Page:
We aimed for the typical morning and evening light for shooting and trying out the upcoming gear, but it was during our downtime, hanging out during the day and exploring where we really got see the Clermont chain, and let me tell you I felt like I was taken out of what I’ve known and have seen before and had been thrown into a Steve Irwin movie. We went down canals where you needed to be up on plane because they were that shallow compared to where we had been before, and then when we traveled under the older bridges, we had to drop towers and take foils down because they were that narrow and tight.
We went on an adventure where we started in your traditional lake and the next thing we knew, just one canal over, it changed drastically. Before we knew it all you could drive through was a winding strip complete with reeds and lily pads, making sure not to hit any stumps left over from the old fallen trees. It wasn’t a drive for an inexperienced boat driver. The views as a passenger were breathtaking though, the lily pads would play tricks on you, making you think there was an alligator chilling there but the only thing we saw whilst on our ride were a few turtles… Nonetheless it was an experience I would love to do again if given the chance!
The weather in Central Florida is pretty predicable when it comes to wet weather. Normally, in the middle of the summer there’s an 80% chance that it will rain, so you always keep that in mind. Midday we could see that the weather was starting to change, so we stopped by the local slipway to grab some gas, meaning that we didn’t have to run back up to the house, out to the gas station and return hours later; it was done on the spot. We grabbed a few cold ones and tacos from the food truck and jumped back on the boats and headed out. The rain showed up, but we only got the outlying bands, and it made for an epic evening with some moody backdrops.
Around the corner from where we had started from that morning there was a group of trees that we were all eyeballing and all thinking the same thing. We loaded the ballast, got the foils out and started riding lines around and through the old cypress trees. After a few goes we got comfortable and started to figure out our lines through them. We all fell victim to roots we couldn’t see under the black water but no scraps… just some big laughs. We then linked a line, shared waves to get through some of the gaps and enjoyed the glassy water and epic sunset after an evening’s shower. We got back to where we parked the boats in complete darkness… pretty difficult to say the least, especially when you’re trying to find everything that needs to come off the boat.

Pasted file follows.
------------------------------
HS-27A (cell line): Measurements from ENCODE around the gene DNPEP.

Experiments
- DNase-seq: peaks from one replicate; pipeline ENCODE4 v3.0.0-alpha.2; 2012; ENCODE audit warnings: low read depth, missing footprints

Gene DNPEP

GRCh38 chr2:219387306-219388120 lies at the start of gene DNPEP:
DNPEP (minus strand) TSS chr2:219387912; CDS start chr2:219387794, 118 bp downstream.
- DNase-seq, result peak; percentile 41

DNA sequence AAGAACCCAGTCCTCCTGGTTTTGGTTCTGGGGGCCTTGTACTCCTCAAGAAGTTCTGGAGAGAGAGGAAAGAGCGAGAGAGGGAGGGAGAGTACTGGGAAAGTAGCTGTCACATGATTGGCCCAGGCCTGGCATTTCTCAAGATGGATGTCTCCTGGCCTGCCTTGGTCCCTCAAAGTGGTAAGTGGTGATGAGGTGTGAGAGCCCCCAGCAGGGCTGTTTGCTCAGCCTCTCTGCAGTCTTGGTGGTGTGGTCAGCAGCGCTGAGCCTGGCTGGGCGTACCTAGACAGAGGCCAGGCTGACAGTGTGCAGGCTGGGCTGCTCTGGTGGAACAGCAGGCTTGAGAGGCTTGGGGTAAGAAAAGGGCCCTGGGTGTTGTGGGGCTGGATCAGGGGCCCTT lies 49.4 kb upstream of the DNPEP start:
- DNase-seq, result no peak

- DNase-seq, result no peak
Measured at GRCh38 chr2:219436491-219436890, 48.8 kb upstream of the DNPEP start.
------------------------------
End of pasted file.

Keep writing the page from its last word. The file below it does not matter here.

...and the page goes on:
We spent a total of four days out on the chain, catching up with old friends that we don’t get to see that often, met some new ones and overall had a really great time. Team trips don’t happen all the time, but when they do we get to capture some magic because you get a group of people that are all trying to push something in all different directions. It’s awesome seeing everyone’s different riding style come together so cohesively and in unison, especially when new gear comes out. We got to test our skills on the water and really enjoy it all. It’s always a lot of fun encouraging your teammates or have them encourage you while riding and capturing some epic shots and moments.
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I knew most of the team members that were in town and have previously heard about and had seen James Jenkins killing the surf scene through social media. It wasn’t until I met James and saw his riding that I really appreciated the effort that he was putting into foiling. His style of riding is more like ocean surfing. Boat foiling was a little tame for him, it didn’t mean that he couldn’t show us his skills and pump circles around us. It’s always awesome meeting and seeing another teammate’s riding style. I feel as if riders who are used to riding behind the boat are a little spoilt with the means of having someone swinging back around and picking you up so you don’t work as hard when you get back up and pump the next wave. But, when you’re in the ocean, it’s better to stay on your feet and work your way back to the next wave, or at least that’s what it looks like when we’re watching the transition from a distance…